If there is an award for the best looking spy film ever made, Christian Carion’s Farewell is a front runner. The movie, shot primarily in and around Moscow and out in the snow-blanketed Russian plains, sets its tale of state secrets and political intrigue against a backdrop of fading grays and iridescent whites. The film’s beauty feels fit for a romance, and in a way, Carion creates a kind of espionage romance between the mole and his contact.
The mole is Sergei Gregoriev, masterfully played by Emir Kusturica, and his contact is Pierre Fronment (Guillaume Canet), the husband of a French engineer who is working in Moscow. Based on a true story, Sergei is a tough-minded, idealist patriot and high ranking Soviet official who decides to leak classified information to the West with the hope of destablizing the current regime and inciting a second Communist revolution, one that would reform his country. He finds in Pierre a sympathetic deep-thinker, who gets wrapped into his unlikely spy role both for the romance of the job and his fraternal affection for Sergei. The two meet and exchange information, as well as thoughts about life, politics, and poetry. The information the two men smuggle out of Russia eventually makes its way through the French to President Ronald Regan (played by Fred Ward), and it is significant enough to give the United States the upper hand in negotiations with the Soviets through the 1980s.
It not easy to pull off casting major historical figures in serious films, and there are elements of the reenactment scenes that feel hokey. This has much to do with the film’s cracks at a kind of American disposition – determined and quick acting, if insensitive and unreflecting – and the film plays up the fact that a Frenchman played a significant role in the ending of the Cold War. Equally, it is difficult to make a successful spy thriller whose most exciting moments come from the intellectual exchanges of the two main characters.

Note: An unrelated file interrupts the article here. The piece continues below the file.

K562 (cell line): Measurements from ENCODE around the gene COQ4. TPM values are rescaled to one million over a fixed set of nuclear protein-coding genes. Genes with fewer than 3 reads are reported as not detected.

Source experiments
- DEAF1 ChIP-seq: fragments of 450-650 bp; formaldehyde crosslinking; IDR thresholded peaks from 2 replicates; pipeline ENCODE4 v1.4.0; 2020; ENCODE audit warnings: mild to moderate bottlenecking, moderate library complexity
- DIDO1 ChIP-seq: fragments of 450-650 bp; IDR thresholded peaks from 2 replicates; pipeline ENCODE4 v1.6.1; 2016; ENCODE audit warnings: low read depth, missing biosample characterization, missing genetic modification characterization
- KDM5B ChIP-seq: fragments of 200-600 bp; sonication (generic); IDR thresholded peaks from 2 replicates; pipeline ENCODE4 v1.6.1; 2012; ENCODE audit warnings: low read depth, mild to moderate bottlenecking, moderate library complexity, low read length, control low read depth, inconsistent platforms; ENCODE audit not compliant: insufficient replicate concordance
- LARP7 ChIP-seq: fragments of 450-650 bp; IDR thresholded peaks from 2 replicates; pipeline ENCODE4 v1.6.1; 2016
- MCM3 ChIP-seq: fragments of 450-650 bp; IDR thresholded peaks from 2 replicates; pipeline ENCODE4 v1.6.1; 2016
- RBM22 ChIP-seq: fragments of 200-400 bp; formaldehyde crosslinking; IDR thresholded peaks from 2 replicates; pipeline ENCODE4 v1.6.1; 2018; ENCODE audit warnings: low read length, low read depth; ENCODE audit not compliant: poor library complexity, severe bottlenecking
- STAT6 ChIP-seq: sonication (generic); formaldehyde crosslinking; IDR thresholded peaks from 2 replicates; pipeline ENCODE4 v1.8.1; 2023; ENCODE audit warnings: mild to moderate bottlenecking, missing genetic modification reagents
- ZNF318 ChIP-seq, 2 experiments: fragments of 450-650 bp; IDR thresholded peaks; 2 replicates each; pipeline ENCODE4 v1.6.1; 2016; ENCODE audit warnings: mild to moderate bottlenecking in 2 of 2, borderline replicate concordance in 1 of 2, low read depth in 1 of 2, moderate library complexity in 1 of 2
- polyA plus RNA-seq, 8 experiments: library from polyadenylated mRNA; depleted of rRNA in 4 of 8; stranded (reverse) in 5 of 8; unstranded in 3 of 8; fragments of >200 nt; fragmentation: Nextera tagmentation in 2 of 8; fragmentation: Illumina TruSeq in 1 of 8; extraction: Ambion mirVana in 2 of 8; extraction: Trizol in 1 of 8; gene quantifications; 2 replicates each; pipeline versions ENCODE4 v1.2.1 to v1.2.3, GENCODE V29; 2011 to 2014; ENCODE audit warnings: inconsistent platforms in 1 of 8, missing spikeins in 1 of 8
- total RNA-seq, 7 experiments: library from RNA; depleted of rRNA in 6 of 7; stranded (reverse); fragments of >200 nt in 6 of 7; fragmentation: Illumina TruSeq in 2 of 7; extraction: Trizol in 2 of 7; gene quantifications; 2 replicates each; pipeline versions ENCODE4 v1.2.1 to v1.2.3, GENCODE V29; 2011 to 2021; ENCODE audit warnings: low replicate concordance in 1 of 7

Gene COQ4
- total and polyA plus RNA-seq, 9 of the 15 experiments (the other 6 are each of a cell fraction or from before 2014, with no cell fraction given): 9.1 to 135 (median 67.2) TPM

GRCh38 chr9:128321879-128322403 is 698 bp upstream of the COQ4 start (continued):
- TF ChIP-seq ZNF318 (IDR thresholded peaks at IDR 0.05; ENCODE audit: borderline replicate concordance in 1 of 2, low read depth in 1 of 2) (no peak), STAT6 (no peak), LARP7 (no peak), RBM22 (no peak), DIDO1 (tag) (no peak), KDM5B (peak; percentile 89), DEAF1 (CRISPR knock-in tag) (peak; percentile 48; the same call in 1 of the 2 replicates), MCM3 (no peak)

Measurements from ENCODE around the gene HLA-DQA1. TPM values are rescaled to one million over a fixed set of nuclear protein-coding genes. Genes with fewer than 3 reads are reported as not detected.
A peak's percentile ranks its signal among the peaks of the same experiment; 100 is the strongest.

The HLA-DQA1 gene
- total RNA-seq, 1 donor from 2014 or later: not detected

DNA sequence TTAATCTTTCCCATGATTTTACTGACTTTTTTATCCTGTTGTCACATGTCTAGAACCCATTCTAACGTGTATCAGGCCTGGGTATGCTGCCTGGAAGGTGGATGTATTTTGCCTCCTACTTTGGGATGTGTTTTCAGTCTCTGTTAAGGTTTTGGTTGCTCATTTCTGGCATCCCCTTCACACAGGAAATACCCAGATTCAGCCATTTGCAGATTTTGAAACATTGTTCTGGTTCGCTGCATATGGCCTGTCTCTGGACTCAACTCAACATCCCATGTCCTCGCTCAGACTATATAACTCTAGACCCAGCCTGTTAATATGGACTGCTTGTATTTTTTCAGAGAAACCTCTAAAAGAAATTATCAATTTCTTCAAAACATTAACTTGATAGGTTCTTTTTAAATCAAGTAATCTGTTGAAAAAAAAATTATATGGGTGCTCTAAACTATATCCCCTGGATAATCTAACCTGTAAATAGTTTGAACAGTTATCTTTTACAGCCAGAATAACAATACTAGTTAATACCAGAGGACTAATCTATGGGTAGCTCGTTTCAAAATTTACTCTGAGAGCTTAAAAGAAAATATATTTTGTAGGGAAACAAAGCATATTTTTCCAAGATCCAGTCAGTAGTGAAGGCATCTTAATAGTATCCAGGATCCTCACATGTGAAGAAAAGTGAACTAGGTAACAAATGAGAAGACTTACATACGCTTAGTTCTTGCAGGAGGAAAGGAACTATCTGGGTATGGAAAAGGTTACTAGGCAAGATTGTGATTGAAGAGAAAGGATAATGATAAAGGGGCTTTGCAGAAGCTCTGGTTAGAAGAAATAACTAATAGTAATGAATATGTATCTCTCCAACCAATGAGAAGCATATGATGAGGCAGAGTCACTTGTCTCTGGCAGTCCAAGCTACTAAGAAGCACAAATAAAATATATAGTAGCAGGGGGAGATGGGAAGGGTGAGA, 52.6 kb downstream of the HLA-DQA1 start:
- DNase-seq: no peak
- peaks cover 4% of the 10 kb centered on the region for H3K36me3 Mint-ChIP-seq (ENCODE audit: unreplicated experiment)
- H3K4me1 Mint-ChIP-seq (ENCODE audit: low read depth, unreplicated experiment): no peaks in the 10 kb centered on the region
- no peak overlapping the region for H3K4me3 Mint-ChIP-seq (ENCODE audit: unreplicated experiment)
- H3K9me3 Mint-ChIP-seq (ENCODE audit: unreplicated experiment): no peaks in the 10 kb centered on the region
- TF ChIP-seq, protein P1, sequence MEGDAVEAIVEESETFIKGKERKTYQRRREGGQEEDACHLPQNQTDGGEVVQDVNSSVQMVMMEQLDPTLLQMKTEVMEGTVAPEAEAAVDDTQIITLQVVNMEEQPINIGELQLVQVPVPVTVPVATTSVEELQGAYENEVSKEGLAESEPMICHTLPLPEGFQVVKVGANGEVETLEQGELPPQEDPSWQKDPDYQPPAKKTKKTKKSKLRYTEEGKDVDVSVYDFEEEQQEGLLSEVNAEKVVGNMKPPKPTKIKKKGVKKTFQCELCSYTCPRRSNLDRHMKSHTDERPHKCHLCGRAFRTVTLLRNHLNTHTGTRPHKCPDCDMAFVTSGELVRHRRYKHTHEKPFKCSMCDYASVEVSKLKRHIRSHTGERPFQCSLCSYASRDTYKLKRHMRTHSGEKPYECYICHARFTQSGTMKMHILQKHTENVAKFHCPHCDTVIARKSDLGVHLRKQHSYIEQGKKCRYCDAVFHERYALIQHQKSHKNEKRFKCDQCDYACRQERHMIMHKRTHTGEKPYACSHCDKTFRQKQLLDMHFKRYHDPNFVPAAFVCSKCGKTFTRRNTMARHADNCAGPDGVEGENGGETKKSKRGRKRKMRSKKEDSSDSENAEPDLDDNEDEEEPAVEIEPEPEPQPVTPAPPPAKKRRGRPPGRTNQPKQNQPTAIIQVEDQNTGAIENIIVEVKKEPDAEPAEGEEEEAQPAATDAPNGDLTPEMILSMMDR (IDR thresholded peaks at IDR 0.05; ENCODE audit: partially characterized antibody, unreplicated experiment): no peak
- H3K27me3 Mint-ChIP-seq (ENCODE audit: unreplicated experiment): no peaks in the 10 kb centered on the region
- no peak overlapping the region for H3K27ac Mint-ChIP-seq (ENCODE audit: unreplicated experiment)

Things get really interesting when this relationship between Pierre and Sergei finds itself caught between the hard-headed Americans and the dangerous Soviets. The Soviets are on to Pierre, his wife is fearful for their family’s safety, but his French handlers (at the prodding of the Americans) push to keep him in the field. It is not enough for Pierre to simply go home; he wants to save Sergei too. As the world starts to press in around them, Carion ramps up the suspense, artfully conveying a sense of anxious claustrophobia. In the unwinding intrigue, Sergei emerges as a profound and irresistible image – an incarnate existential ideal and a vision of truth as a casualty of war.